Edward Desmond, Ph.D., lead administrator of the Hawaii State Laboratories Division, says that Hawaii’s public health and private sector laboratories have stepped up to establish and expand their capacities for testing. His lab conducts testing for the State’s environmental and public health programs. A microbiologist and 40-year veteran of managing public health and hospital laboratories, Dr. Desmond manages a 100-strong team, now largely dedicated to COVID-19-related work in Hawaii. The questions he is most often asked revolve around coronavirus testing, including “Who should get tested?” and “Why isn’t everyone tested?” Desmond sat down with us to answer a few of these questions, too.
Are there any myths about COVID-19 testing you’d like to correct or demystify for the public?
“Yes. A couple. First, that everyone should be tested, which is untrue. Testing does not show whether someone has been exposed or is incubating an infection before becoming symptomatic. With limited resources, testing for the presence of the virus should be limited to symptomatic patients and, perhaps, to patients in nursing homes or long-term care facilities, all of whom are particularly vulnerable to COVID-19.”
And the second myth?
“That antibody tests – which are blood tests – are diagnostic tests, which is also untrue. When someone has COVID, antibodies may not develop for between five and 20 days after symptoms develop. A negative antibody test does not completely rule out that someone has the disease. A second limitation to antibody tests is the accuracy of most of them, which has not been thoroughly studied.”
What’s the current status of Abbott ID NOW™ COVID-19 rapid testing in Hawaii?
“Testing is underway with the 15 Abbott ID NOW™ instruments in Hawaii – two instruments each in Kauai, Maui and Hawaii counties, and nine on Oahu. The test kits needed to operate the instruments, however, are in limited supply. The State Laboratories Division is attempting to acquire as many Abbott ID NOW™ instruments as possible.”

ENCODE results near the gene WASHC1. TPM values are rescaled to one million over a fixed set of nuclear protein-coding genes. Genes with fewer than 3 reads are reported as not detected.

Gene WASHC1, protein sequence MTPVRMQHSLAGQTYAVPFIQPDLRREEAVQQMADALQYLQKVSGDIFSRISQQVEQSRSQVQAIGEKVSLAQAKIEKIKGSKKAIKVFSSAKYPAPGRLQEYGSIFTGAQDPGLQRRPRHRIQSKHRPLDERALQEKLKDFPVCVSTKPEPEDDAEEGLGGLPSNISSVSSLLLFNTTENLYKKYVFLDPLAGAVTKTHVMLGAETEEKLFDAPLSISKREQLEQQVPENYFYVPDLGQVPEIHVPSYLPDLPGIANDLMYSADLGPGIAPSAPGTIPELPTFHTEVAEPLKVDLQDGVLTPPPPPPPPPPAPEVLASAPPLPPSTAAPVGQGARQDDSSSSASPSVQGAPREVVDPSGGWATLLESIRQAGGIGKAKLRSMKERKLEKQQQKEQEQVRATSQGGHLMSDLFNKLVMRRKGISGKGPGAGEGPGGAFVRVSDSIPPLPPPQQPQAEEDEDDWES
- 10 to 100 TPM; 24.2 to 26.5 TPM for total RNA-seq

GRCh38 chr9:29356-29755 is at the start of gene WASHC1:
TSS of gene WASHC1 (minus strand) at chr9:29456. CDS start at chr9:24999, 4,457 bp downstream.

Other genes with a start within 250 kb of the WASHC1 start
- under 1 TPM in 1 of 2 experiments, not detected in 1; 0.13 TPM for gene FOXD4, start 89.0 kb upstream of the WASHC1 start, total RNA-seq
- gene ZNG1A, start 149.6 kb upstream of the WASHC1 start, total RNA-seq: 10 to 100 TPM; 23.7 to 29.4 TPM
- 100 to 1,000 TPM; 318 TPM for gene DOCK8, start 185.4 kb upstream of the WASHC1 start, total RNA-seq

What would you like Hawaii residents to know about in the COVID-19 battlefront?
“All of us staying home is accomplishing something. We appear to have ‘flattened the curve’ and kept the number of cases within the capabilities of Hawaii’s medical system to treat them, which will help lower the death rate here from this pandemic. That said, we all need to keep in mind that COVID-19 is likely to be with us for a long time, perhaps until a successful vaccine is developed and deployed. Physical distancing and other changes in the ways we work and do business will need to be practiced long-term.”
Is there anything Hawaii residents can all be credited for in the war against the virus?
“Hawaii has one of the lowest COVID-19 case rates in the U.S. A great deal of credit for that goes to the people of Hawaii for following shutdown and physical distancing guidelines. There are difficult times ahead for all of us, with long-term restrictions on our freedom to do many of the things we love to do. But compliance with continuing measures will enable our economy to get back on its feet, moving us toward the lifestyles we all enjoy while, at the same time, protecting our most vulnerable citizens.”